Backstage at the Admissions Office

We often hear officials at America’s elite colleges and universities crowing about their “rich and interesting” student bodies, and how they assemble them by using “holistic” procedures to evaluate the huge numbers of applicants. The implicit idea is that the holistic approach is much better than a meritocratic system that admits the best qualified students.

An article published in the New York Times recently, “Confessions of an Application Reader,” does considerable damage to that idea. It was authored by Ruth Starkman, who teaches ethics at both the University of San Francisco and Stanford. She served as an “external reader” for the 2011 admissions year at nearby UC-Berkeley and found the experience depressing.

Along with about 70 other “readers” she helped to rank the applications of nearly 53,000 students to the famous university. Of those students, only about 21 percent were accepted. Professor Starkman’s piece sheds a great deal of light on the process by which Berkeley decided to accept some applicants and reject the rest.

Berkeley, we learn, is not content to simply take the advice of veteran scholars like Starkman on the merits of applying students. No, the readers first had to undergo a training program intended, she writes, “to ensure our decisions conformed with the criteria outlined by the admissions office.”

Ostensibly, the goal was to give each applicant “as close to equal treatment as possible,” but Starkman’s point is that the officials actually wanted something very different. Berkeley was looking for ways to guarantee that there would be enough students from “underrepresented minority groups” in a state with a constitutional amendment (Proposition 209, passed in 1996) against using race, gender or ethnicity in admissions at public institutions.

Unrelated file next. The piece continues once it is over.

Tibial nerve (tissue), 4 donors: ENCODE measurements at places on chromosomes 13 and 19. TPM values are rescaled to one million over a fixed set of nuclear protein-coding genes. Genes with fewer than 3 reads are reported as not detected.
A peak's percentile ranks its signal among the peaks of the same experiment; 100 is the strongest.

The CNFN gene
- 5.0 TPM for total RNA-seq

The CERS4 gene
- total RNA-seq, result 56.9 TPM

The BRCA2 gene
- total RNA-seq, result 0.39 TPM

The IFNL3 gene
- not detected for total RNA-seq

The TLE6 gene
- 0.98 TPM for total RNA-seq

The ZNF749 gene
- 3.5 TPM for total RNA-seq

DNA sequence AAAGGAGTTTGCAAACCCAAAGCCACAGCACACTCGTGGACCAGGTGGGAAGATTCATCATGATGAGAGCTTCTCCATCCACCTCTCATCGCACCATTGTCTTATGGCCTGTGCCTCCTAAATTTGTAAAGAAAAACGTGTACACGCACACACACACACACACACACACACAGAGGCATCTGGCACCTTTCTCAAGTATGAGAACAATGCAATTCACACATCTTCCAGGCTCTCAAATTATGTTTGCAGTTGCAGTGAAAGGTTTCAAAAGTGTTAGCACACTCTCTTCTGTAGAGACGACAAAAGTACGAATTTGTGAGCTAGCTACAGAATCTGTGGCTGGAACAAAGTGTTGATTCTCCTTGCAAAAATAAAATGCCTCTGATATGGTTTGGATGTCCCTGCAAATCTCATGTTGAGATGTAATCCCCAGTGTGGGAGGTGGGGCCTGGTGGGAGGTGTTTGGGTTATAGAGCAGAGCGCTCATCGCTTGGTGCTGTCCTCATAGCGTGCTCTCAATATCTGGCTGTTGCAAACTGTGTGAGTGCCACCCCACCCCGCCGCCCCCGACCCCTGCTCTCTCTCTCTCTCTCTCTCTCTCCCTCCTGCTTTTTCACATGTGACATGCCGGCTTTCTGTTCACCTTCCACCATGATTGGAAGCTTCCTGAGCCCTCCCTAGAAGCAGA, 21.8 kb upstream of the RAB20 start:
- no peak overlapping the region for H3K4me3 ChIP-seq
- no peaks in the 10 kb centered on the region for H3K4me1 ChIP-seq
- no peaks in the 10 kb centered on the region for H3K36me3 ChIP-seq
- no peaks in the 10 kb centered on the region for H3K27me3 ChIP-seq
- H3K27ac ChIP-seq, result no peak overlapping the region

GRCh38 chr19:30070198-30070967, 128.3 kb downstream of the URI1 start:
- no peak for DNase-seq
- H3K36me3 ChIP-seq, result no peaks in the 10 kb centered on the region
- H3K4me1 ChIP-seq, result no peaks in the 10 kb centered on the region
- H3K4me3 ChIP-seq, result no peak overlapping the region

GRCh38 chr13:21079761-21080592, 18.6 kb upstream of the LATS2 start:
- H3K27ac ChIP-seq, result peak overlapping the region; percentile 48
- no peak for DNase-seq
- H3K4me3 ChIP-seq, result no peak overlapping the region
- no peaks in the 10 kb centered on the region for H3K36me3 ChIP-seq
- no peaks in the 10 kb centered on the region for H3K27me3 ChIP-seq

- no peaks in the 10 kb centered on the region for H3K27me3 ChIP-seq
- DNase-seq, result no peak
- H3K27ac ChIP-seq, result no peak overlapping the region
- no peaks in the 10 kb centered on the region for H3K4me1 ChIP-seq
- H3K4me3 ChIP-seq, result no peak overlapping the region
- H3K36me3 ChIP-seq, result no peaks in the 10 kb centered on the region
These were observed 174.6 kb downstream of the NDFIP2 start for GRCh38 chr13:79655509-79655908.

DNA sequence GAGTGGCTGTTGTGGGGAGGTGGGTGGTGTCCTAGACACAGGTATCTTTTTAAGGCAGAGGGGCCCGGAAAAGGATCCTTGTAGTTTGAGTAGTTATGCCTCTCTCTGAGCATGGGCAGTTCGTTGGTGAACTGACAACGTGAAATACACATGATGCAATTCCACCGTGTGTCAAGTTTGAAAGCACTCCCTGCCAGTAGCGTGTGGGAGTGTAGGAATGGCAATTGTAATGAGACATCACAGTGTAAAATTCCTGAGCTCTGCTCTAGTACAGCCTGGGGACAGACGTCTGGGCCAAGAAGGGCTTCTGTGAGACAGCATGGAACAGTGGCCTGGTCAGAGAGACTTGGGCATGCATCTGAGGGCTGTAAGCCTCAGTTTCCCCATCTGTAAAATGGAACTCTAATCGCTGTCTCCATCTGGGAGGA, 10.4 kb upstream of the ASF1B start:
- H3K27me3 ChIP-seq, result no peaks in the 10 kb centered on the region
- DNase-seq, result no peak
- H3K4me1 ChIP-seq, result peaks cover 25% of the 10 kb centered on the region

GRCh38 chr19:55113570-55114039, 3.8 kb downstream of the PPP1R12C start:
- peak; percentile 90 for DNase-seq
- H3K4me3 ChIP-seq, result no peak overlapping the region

UC officials have never made a secret of their opposition to Proposition 209. Former Berkeley chancellor Robert Berdahl, for example, lamented that the law got in the way of the school’s efforts at recruiting more “underrepresented” students and said, “We need to think about new strategies…” The new strategy is to use “holisitic” evaluations where other factors serve as proxies for race and ethnicity.

Starkman found that Berkeley’s system was marked by “fundamental unevenness” and was “confusingly subjective.” Of course! That’s how the school tips the scales in favor of students who supposedly produce the desired “diversity” on campus, but without acknowledging that it desperately wants to fill quotas of them.

When she asked an official after one of the training sessions how to consider race, Starkman was told that doing that would be illegal, but that the school wanted to get “the bigger picture” about the student’s life. It became evident to her that “the bigger picture” was designed to improve the rankings of certain minorities, but not of students who just had outstanding academic records.

In one instance, Starkman was told that a low-income student who had excellent test scores should only be ranked a “3” (that is, middle-of-the-pack). The smudge on his “bigger picture” was having served in the Israeli army.

Readers were told not to downgrade students because they hadn’t taken any Advanced Placement courses in high school, but should instead pay the most attention to unweighted grade point averages. Those considerations work in favor of students who went to high school in lower-income areas, a proxy for race.